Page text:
An Innovative Technique: All-Ceramic Resin-Bonded Bridgework

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An Innovative Technique: All-Ceramic Resin-Bonded Bridgework

 

By Dr. Ahed Al-Wahadni (ahed@just.edu.jo) – Associate Professor, Chairman of Allied Dental Sciences, Faculty of Applied Medical Sciences, Jordan University of Science and Technology

 

SUMMARY

Resin bonded prosthesis is a prosthesis that is luted to tooth structure, primarily enamel, which has been etched to provide micro-mechanical retention for the resin cement (The Glossary of Prosthodontic Terms, 1994). Furthermore the retainer(s) is/are made of base metal.

In this case an all-ceramic cantilevered RBB was made and fitted to restore an unsavable upper central incisor. To our knowledge, this is the first time ever to report a free meta ceramic cantilevered RBB.

INTRODUCTION:

Resin-bonded bridgework (RBB) is currently accepted as an effective method for the restoration of missing teeth in a arrange of clinical situations (Al-Wahadni & Hussey, 1999). While many RBB cases utilize a fixed-fixed design, cantilevered designs are alternative and appear to perform as well as fixed-fixed designs in clinical situations (Hussey & Linden, 1996). There are situations in which RBB should or should not be used, as well as features that should be considered in deciding that one is the treatment of choice for replacing a lost tooth. Advantages for RBB included; reduced cost, no anesthetic needed, minimal tooth preparation & rebonding possibility. On the other hand, disadvantages included; uncertain longevity, no alignment or space correction & difficult temporization (Shillingburg et al., 1997).

Probably, the main reason behind debonding is the bond between the etched tooth structure and the sandblasted fitting surface of the retainers (wings).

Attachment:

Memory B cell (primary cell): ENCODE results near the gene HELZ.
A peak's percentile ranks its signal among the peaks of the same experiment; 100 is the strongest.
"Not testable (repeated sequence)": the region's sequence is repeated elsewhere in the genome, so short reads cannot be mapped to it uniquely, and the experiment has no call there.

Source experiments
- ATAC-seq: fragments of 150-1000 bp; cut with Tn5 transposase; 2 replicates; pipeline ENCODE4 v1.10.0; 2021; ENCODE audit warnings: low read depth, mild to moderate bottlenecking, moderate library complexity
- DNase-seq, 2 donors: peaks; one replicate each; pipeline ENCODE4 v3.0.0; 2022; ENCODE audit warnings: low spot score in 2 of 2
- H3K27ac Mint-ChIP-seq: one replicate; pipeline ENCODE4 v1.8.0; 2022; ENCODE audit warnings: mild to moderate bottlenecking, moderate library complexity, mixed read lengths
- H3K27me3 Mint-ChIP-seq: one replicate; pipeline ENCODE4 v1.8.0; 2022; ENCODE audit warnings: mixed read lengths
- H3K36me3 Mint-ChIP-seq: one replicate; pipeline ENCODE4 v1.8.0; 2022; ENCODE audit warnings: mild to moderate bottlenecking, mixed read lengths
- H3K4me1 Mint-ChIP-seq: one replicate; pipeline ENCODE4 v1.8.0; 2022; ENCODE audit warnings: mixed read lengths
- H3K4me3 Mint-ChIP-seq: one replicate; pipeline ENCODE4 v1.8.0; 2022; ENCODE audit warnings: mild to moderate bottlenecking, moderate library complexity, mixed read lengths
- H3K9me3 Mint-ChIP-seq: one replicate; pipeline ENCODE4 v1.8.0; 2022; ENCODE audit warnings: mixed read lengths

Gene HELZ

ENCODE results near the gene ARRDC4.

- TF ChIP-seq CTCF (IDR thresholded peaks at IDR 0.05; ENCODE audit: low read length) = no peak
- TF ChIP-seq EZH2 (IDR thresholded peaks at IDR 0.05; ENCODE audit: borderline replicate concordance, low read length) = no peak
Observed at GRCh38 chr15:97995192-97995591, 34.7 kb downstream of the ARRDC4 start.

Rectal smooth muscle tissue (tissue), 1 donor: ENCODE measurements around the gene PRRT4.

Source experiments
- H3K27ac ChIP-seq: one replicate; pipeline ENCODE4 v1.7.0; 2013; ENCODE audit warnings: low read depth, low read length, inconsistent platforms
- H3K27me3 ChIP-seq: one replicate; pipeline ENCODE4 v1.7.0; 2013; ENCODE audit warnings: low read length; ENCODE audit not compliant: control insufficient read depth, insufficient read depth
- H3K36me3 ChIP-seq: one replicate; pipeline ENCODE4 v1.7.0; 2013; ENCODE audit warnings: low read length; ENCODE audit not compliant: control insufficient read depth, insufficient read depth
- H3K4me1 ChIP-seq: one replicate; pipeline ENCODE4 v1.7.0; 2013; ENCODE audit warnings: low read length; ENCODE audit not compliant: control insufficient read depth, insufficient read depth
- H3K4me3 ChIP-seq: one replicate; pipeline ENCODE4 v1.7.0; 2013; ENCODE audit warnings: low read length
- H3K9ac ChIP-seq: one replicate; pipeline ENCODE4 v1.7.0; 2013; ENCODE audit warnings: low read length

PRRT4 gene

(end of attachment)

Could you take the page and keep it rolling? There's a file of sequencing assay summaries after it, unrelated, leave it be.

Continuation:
Dental porcelains play an important role in the fabrication of the most esthetic fixed restorations. Translucency, light transmission and biocompatibility give dental ceramics highly desirable esthetic properties. The first all-ceramic crown was developed by Land in 1886 and was known as the porcelain Jacket crown (Shillingburg et al., 1997). As the demand for more natural- looking crowns has increased in recent years, dentist and porcelain manufacturers have investigated a variety of methods to reinforce ceramics with the ultimate goal of a ceramic material that possesses not only a high level of esthetic and soft tissue acceptance, but sufficient strength to allow the fabrication of fixed bridges. IPS Empress was one of these newly developed ceramics which meets the above requirements. The newly developed pressed Empress ceramic is a lithium disilicate glass-ceramic and because of its strength it permits the fabrication of all-ceramic bridges.

CASE REPORT:

A 40-year-old female presented with an unsaveable upper left central incisor. The patient was advised to have the tooth extracted and the options for restoring the space were discussed with her. Due to cost and preservation of tooth structure factors, the patient decided to go ahead with RBB but with one exception having the wings metals replaced with ceramics!. The option of having all ceramic RBB was discussed with the dental technician and the decision was taken to fabricate the bridge in IPS Empress 2.